When two or more people pool their resources to start up a business, one of the steps in a start up is to draw up a buy sell agreement. Typically, this agreement stipulates who does what to whom if something happens to one of the partners of the business. The contingencies, that come into play that needs to be addressed are
- the death of a partner;
- the disability of a partner;
- the retirement of a partner;
- the voluntary severence of the participation of one of the partners.
Each of these contingencies creates a major realignment of the relationships among the partners, all of which have fiscal consequences for and to the partners. The agreement that is forged to document the agreement the partners entered into to deal with these contingencies is usaually called a "Buy, Sell Agreement".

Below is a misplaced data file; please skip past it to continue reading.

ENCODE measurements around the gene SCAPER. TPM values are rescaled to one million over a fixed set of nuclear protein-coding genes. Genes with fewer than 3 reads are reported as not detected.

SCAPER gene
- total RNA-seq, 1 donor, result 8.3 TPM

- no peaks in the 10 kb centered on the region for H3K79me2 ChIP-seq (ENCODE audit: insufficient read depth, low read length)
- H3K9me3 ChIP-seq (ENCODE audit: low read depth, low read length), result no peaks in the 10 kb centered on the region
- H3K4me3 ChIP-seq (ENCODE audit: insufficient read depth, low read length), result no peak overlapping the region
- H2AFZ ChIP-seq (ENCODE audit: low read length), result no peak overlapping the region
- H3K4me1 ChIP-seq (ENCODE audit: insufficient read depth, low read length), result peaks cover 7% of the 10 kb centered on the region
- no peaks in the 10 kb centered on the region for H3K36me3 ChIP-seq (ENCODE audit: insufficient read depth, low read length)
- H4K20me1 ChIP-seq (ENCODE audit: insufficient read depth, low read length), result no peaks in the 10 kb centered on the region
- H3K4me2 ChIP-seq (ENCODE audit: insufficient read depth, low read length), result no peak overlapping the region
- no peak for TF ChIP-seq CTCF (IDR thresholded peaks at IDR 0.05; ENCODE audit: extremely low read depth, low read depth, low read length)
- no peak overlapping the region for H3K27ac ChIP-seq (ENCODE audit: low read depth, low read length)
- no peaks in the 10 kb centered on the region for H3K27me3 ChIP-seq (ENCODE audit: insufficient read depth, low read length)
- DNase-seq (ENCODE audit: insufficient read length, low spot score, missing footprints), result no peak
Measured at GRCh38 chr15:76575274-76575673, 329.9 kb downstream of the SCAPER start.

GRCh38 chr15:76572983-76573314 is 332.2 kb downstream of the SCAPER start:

The agreement spells out how and at what frequency the business is valuated so each partner has a agreed value to their share of the business at all times. Most Buy/Sell Agreements assume that all partners to the business are "active" and contribute some form of hands on function, which is usually a condition of continued participation in the ownership of the business.
If a partner dies, the buy out formula of the agreement is triggered and the surviving partners must be in a position to buy out the share of the business from the estate of the departed partner. Since most start ups allocate all available monies to the operation of the business and death is unpredictable, life insurance is the preferred method of funding a buy/sell agreement that is triggered by a death. In other circumstances the parting partner is still alive and in most cases is capable of negotiating terms agreeable to every one.
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